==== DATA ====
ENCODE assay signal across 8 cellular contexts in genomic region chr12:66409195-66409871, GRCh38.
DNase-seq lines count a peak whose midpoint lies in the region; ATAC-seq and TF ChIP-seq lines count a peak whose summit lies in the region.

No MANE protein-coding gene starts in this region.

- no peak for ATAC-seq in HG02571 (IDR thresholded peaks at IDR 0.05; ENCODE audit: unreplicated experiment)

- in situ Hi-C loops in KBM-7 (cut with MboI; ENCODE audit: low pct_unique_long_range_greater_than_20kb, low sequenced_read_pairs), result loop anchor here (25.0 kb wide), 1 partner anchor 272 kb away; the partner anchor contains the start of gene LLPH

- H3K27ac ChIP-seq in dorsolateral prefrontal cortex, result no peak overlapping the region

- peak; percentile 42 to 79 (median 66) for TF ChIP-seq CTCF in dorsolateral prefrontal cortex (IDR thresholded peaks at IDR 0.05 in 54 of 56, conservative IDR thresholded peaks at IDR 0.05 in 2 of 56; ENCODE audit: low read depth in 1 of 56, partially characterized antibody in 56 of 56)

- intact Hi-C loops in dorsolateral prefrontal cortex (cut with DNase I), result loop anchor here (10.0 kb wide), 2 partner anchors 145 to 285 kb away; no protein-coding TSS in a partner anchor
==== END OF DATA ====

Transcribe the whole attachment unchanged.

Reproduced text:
ENCODE assay signal across 8 cellular contexts in genomic region chr12:66409195-66409871, GRCh38.
DNase-seq lines count a peak whose midpoint lies in the region; ATAC-seq and TF ChIP-seq lines count a peak whose summit lies in the region.

No MANE protein-coding gene starts in this region.

- no peak for ATAC-seq in HG02571 (IDR thresholded peaks at IDR 0.05; ENCODE audit: unreplicated experiment)

- in situ Hi-C loops in KBM-7 (cut with MboI; ENCODE audit: low pct_unique_long_range_greater_than_20kb, low sequenced_read_pairs), result loop anchor here (25.0 kb wide), 1 partner anchor 272 kb away; the partner anchor contains the start of gene LLPH

- H3K27ac ChIP-seq in dorsolateral prefrontal cortex, result no peak overlapping the region

- peak; percentile 42 to 79 (median 66) for TF ChIP-seq CTCF in dorsolateral prefrontal cortex (IDR thresholded peaks at IDR 0.05 in 54 of 56, conservative IDR thresholded peaks at IDR 0.05 in 2 of 56; ENCODE audit: low read depth in 1 of 56, partially characterized antibody in 56 of 56)

- intact Hi-C loops in dorsolateral prefrontal cortex (cut with DNase I), result loop anchor here (10.0 kb wide), 2 partner anchors 145 to 285 kb away; no protein-coding TSS in a partner anchor